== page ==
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A successful hunt

June 9, 2013
Cole Anderson - Grundy County Conservation Naturalist/Technician , Reinbeck Courier

I have hunted ever since I was a kid. I hunt everything from big whitetail bucks to little grey mushrooms, and I have had great success in hunting a variety of different animals. One in particular is the wild turkey. From the very first time I started hunting them I could do no wrong. Whatever I did they always seemed to fall in my lap. In fact I may have even gotten a little cocky about it, which was probably the cause for my inevitable downfall. Like all streaks do, my long streak of killing turkeys came to a very abrupt halt. The first year without shooting one I called a fluke and brushed it off. The second year without shooting one I began to get extremely frustrated and rethought everything I knew about turkey hunting. And finally after the third year I went into depression. There was no excitement when I walked in the woods anymore because I knew that no matter how hard I tried something would screw it up like it had time and time again over the past three years. This year, I prayed that there was a rope long enough to pull me from the deep rut in which I was struggling.

It was three days before second season turkey this year and the weather was not exactly shaping up the way I planned. Cold and rain had me yet doubting whether I would have a shot at a bird again this year. Opening day showed a ray of hope with a cool but dry and sunny forecast. I decided to try a spot where I used to hunt with my dad years ago that I hadn't tried in a while. My buddy Brandon dropped me off and I made my way to the woods. The turkeys were gobbling like crazy already and it was still very early. I made my way towards them in the dark crossing a large oak tree that lay across a trout stream. I had taken no more than ten steps off the log when I heard the sound that every turkey hunter dreads.. PUT! I had been spotted by a hen on the roost. I immediately sat down and tried calming her down with some soft yelps. Luckily the gobblers didn't see me and my calling had them going crazy. Soon I heard them fly down and two Toms came on a dead run for me. I shot the first one that showed his face and had my bird five minutes after shooting hours opened. FINALLY MY SLUMP HAD ENDED! I hit my knees and thanked God for such an awesome hunt. I got up and realized that having been dropped off and shooting a bird so early, meant that I had about a mile walk down a trout stream to get back to the campground. So I took a leisurely walk back stopping at an old fire ring made of stone in the bottom of a valley where we used to camp when I first started turkey hunting. As I sat there reminiscing I watched two wood ducks flying by whistling loudly to make their presence known. As I moved even further downstream I saw two bald eagles circling high above me just as the sun was topping the last of the tallest trees. Eventually I made it back to camp, started a fire and enjoyed every second of it.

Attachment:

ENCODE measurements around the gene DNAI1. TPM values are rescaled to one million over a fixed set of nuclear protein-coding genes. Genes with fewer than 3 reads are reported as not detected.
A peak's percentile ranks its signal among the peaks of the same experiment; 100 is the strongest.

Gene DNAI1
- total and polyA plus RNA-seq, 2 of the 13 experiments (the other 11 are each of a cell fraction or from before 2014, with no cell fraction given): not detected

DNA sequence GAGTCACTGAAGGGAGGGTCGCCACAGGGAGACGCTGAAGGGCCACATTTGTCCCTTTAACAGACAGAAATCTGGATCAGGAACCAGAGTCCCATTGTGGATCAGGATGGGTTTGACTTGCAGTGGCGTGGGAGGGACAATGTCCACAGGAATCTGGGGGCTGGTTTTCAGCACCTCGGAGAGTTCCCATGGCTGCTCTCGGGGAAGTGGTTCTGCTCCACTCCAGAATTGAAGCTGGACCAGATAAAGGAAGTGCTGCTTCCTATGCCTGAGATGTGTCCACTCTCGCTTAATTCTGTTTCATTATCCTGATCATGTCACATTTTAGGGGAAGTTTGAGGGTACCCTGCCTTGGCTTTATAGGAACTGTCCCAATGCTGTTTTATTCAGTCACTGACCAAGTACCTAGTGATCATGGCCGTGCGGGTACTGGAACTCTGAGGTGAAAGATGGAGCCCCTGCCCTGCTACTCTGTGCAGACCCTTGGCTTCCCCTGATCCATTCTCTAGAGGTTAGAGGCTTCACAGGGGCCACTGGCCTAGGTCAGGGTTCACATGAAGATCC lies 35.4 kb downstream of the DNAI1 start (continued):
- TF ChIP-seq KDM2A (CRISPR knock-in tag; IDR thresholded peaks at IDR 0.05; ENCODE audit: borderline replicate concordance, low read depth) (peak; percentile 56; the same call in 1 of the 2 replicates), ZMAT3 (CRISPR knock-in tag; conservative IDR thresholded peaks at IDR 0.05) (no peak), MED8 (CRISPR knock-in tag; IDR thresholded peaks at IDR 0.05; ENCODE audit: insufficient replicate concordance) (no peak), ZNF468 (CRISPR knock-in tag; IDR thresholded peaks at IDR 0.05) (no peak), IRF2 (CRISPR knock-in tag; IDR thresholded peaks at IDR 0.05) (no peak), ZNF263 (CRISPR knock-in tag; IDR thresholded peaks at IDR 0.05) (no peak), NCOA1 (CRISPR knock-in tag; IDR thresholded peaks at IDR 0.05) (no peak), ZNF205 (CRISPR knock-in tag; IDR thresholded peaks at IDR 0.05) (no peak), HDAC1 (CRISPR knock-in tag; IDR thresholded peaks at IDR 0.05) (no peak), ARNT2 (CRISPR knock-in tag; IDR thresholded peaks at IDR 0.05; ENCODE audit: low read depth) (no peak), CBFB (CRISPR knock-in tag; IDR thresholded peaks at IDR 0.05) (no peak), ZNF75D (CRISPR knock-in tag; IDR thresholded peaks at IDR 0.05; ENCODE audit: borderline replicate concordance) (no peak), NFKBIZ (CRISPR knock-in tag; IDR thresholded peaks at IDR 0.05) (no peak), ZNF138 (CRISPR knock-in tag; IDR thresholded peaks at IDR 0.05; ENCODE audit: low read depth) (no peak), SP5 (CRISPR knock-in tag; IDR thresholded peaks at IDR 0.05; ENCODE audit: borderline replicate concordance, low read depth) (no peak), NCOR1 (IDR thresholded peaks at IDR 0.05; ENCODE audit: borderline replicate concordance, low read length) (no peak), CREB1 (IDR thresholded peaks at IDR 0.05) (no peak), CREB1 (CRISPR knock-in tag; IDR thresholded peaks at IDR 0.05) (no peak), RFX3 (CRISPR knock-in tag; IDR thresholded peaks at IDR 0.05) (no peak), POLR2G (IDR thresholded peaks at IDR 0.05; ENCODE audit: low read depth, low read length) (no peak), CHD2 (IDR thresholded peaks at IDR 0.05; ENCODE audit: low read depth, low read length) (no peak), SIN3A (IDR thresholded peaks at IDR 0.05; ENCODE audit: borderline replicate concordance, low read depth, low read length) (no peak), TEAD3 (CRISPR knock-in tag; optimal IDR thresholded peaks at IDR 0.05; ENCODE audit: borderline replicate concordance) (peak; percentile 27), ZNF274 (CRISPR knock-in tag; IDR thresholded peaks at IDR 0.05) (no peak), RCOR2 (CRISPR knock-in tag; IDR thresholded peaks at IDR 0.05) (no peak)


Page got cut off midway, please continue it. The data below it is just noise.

Not getting a turkey for three years had left me blind to everything else the woods has to offer. I couldn't remember the last time I actually sat and enjoyed all the spring wildlife busting out of their long winter chill. Or simply acknowledging the fact that I was out in the woods on a beautiful spring morning and not home laying on my couch. I was so obsessed with successfully bagging a turkey that I forgot what a successful hunt was all about. You're not going to shoot a giant buck or a big turkey every time you go out. My dad always says "that's why they call it hunting, not killing" and he couldn't be more right. Looking back, I've had several successful hunts over the years I was just too blind to see it. That's a mistake I don't plan on making again.



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